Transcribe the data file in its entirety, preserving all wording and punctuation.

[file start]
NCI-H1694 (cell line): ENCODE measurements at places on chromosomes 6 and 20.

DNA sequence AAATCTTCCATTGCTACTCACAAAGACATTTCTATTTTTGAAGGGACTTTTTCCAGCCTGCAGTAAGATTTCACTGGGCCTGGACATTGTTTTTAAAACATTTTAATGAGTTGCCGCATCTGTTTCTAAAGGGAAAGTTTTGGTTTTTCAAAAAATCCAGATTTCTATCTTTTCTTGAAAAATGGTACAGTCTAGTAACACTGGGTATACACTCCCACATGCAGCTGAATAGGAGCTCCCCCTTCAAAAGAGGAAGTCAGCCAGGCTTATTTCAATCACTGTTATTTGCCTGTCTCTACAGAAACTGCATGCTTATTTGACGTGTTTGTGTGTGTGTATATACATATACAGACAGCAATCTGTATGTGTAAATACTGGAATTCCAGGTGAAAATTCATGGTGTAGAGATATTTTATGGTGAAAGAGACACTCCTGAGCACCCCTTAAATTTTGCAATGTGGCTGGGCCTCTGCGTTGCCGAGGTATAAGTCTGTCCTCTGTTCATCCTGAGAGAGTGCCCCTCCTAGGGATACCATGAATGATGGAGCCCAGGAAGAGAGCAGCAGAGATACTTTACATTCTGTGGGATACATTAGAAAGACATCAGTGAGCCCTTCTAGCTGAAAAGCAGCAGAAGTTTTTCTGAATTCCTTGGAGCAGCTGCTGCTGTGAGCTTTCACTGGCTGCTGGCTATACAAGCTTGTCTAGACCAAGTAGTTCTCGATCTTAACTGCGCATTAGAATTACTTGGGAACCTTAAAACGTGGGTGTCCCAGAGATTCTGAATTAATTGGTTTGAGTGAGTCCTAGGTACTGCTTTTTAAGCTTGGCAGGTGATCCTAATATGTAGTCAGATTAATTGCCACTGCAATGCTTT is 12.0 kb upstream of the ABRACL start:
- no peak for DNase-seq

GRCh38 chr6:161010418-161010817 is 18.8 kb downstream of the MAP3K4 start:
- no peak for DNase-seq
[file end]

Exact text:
NCI-H1694 (cell line): ENCODE measurements at places on chromosomes 6 and 20.

DNA sequence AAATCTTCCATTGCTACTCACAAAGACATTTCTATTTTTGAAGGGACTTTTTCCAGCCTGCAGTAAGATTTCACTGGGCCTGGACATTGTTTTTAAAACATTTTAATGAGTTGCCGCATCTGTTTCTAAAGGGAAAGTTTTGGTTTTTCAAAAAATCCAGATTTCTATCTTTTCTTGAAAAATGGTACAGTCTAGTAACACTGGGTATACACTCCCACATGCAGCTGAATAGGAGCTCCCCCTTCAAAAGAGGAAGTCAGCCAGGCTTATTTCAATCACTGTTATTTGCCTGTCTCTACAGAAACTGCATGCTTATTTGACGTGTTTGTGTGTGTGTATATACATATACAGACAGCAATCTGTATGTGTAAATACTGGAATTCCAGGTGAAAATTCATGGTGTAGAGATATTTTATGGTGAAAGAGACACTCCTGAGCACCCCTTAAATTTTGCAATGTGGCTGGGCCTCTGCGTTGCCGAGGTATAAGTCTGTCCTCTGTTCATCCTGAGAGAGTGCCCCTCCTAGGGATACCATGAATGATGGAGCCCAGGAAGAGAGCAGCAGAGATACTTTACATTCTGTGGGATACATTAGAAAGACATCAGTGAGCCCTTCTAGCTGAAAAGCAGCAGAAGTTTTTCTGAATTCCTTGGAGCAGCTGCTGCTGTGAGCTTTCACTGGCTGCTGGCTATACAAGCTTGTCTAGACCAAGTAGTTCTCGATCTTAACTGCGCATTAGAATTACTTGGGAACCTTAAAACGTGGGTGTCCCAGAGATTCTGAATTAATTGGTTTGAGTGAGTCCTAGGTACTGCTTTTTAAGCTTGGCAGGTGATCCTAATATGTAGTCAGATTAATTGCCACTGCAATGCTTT is 12.0 kb upstream of the ABRACL start:
- no peak for DNase-seq

GRCh38 chr6:161010418-161010817 is 18.8 kb downstream of the MAP3K4 start:
- no peak for DNase-seq